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Forum topic by Cutfoot posted 06-05-2008 04:47 AM 909 views 0 times favorited 2 replies Add to Favorites Watch
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2 posts in 3908 days

06-05-2008 04:47 AM

Topic tags/keywords: help

HI, everybody my nickname is cutfoot, i’m located in Central Iowa and I acquired a 1600 Timber King in March (2008). I’m new to the whole experience of milling logs etc but have been cutting wood for fuel and occasional wood working projects for over 40 years. I’ve sawn 10 or so logs, mostly Locust and Black Cherry, just trying to figure out how to run the saw (which I’m in love with) without damaging it or me!

I’m wanting to learn all aspects of milling and starting out I’m wanting to know when it’s ok to saw logs into lumber, beams or timbers? I’ve accumulated a umber of Black Walnut logs along with White Oak, Cherry, Hickory and Ash. I have no idea about how soon after cutting each species to mill. I had a gentlemen who has been a sawyer for 50 years tell me not to cut Walnut until the bark flakes natrually, which is generally 18-30 months here. He say’s that “Tanin” in the walnut will keep the lumber from darkening properly if it’s cut too soon. I’ve cut some small walnut logs and have seen what he is talking about and after a couple of months the boards or timbers do not look as good as they should.

Long story short, I need educated in all saw milling principles, techniques and operations. I’m eager to learn and am always ready to fire up the mill !!!!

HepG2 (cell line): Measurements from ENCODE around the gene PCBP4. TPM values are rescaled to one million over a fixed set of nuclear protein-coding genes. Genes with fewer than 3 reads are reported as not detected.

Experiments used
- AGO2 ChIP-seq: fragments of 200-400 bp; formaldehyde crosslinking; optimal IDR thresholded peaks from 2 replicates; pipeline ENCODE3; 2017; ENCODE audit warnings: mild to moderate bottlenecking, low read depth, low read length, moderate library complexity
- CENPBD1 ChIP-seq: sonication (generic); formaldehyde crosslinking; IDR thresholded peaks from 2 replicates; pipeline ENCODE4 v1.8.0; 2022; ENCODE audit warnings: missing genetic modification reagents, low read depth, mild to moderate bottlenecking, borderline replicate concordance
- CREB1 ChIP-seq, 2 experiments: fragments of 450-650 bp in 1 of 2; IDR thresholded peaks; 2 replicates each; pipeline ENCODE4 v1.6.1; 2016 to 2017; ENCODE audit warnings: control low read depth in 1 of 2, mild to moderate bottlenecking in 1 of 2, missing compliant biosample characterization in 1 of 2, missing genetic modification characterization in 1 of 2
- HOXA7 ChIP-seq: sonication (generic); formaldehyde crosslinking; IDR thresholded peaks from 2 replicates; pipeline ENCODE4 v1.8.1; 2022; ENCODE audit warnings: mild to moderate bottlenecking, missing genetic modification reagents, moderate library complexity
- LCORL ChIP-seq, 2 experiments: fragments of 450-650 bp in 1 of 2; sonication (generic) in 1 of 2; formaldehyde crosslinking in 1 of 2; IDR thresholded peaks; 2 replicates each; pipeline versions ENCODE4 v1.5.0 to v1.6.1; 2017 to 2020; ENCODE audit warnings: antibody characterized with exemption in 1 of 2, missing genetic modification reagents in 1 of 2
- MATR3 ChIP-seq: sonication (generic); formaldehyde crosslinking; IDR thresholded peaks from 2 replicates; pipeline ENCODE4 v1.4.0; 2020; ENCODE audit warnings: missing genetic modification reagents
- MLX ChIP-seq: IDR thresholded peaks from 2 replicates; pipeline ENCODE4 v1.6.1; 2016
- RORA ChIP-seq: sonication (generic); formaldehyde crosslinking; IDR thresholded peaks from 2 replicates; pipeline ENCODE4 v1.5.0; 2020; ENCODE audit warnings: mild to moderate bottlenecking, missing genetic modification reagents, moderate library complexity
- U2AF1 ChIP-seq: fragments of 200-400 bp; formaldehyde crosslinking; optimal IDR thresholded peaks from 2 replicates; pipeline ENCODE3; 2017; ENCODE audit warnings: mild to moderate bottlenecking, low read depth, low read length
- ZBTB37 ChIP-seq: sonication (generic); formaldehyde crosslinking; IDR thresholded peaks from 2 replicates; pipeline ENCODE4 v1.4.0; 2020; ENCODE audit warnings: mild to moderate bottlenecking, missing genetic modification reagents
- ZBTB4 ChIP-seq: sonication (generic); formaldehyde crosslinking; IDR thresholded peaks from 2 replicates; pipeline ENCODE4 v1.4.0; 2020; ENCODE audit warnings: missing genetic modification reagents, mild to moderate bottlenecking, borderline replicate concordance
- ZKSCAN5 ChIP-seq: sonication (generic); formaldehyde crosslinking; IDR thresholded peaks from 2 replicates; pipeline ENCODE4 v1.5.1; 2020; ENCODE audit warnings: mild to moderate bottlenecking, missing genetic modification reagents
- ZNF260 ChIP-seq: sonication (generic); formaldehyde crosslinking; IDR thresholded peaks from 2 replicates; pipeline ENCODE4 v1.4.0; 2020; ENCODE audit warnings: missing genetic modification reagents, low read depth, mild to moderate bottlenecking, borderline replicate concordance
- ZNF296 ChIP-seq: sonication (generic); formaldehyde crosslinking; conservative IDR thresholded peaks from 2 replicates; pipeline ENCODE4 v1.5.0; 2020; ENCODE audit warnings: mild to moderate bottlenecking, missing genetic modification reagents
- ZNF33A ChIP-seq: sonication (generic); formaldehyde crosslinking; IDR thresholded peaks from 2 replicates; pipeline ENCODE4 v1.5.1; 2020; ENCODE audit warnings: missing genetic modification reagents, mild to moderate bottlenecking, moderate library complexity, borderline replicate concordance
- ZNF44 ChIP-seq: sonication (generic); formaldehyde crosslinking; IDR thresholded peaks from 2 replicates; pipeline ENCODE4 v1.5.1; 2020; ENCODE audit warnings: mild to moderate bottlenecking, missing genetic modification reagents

-- eager to learn

2 replies so far

View WayneC's profile


13992 posts in 4362 days

#1 posted 06-05-2008 05:19 AM

Welcome to the site. There are a number of folks who mill lumber and will be able to offer advise. Hopefully they will pick up on the post.

-- We must guard our enthusiasm as we would our life - James Krenov

View Daren Nelson's profile

Daren Nelson

767 posts in 4170 days

#2 posted 06-05-2008 12:11 PM

Logs should never lay any longer than absolutely necessary, the sooner they are milled after felling the better. (unless you are trying to achieve spalting) Any other advice is just wife’s tale. Not that some species will degrade fast enough to hurt them much, especially the hardwoods you mentioned like walnut/cherry they are pretty decay resistant…but the bugs like them when they are wet and laying. Seal the ends of the logs with a product like to save yourself problems with end check. Once saw out what seem like small cracks can run several inches up each end of the board as they dry.

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